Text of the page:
All of this is possible through Klarion, our end-to-end engagement portal. Completely customisable, Klarion offers an entirely digital process designed for the optimal user experience. Clients are not required to download complex software. Instead, they only need to click on a secure link that you send to them via email or SMS.

Klarion enables you to verify identities in real-time, manage essential sensitive data, accept payments, engage in a video call and more. And you don’t need to worry about compliance. Not only does our solution log every interaction and timestamp it within an end-to-end encrypted environment, but you can also benefit from PCI-DSS Level 1 and KYC/AML compliance features.

You no longer need to go back and forth with your clients over email or other communication channels, as you attempt to resolve issues or complete tasks. And you also do not need to invest time and resources in tracking down every slip of paper. Instead, you can focus on what matters: Keeping your client informed about their assets and providing value.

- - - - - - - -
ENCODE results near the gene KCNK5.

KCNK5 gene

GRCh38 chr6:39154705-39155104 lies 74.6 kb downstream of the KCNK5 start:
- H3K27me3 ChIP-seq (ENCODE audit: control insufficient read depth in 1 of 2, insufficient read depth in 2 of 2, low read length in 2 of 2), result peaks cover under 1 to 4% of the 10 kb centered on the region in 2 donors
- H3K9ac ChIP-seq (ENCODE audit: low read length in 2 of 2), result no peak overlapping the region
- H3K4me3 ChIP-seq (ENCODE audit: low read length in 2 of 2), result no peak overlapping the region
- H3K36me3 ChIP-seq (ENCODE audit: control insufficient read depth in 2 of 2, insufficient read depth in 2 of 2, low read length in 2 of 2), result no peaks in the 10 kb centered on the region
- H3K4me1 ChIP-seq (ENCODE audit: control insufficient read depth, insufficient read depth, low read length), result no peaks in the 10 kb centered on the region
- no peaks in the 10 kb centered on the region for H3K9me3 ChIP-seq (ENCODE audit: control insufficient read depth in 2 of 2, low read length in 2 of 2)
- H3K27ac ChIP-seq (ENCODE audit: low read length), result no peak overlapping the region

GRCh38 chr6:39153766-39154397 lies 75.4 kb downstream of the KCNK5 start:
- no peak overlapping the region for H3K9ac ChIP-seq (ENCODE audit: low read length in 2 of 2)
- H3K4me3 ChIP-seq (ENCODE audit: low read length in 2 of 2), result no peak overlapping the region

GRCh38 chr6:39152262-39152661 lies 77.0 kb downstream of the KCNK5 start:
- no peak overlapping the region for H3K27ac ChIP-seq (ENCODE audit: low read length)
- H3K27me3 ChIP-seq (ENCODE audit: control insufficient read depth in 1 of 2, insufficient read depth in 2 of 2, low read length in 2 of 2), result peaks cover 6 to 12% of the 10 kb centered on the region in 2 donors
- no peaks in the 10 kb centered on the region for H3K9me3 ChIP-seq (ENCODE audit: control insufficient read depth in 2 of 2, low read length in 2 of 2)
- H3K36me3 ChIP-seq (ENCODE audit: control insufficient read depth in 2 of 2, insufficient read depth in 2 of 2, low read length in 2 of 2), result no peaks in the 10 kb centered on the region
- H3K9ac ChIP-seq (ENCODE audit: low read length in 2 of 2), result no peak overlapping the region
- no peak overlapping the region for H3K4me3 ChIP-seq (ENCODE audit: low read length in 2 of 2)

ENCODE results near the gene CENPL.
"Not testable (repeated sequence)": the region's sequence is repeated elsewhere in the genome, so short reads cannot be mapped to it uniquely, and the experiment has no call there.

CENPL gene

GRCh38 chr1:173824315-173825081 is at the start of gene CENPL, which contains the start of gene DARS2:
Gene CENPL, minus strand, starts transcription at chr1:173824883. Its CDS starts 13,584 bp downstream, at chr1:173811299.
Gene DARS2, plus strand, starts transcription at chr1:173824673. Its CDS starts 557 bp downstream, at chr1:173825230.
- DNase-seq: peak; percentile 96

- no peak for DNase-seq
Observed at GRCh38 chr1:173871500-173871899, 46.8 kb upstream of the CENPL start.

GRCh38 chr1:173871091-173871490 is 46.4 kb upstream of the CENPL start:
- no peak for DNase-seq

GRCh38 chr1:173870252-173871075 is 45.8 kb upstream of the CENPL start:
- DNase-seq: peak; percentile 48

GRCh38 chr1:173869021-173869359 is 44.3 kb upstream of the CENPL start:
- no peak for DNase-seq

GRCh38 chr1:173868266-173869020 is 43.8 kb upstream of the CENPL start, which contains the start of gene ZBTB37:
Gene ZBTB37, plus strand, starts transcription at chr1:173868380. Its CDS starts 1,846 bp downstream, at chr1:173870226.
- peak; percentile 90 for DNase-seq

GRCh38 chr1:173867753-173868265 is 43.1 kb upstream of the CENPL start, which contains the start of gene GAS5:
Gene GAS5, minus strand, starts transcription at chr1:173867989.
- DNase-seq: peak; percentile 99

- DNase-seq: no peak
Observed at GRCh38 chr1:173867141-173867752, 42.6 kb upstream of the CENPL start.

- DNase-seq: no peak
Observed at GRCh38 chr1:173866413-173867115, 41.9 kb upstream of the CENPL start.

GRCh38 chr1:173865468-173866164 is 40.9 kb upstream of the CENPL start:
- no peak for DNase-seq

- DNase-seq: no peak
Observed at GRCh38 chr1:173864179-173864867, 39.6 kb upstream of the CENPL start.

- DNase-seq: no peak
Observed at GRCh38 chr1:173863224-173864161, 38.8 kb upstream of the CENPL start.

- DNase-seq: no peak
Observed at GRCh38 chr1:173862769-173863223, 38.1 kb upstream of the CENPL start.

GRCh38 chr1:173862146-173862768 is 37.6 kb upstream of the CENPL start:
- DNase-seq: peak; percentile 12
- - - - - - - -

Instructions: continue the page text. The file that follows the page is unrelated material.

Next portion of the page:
Financial managers using Klarion have shifted their self-service offering from 13% to 30%, and reduced call volumes by 2.2x without sacrificing customer experience or compliance regulations.

 

The Future Won’t Wait

Through the proliferation of technology, more and more customers will demand a comprehensive and cohesive user experience. To create a sustainable, client-focused financial management practice today, integrating technology with human sensibilities is critical.

But waiting to reinvent your customer interaction process means that instead of focusing on growth, you may well end up running after the competition.

Klarion makes it easy to get up and running. There is no need to worry about costly, complicated, or time-consuming system consolidations, as Klarion integrates seamlessly with current infrastructure as a white label front-end solution, while ensuring your brand is front and centre. Klarion sends information directly to your CRM (or other systems), saving you from data entry duplication and is customisable to whatever workflow is required.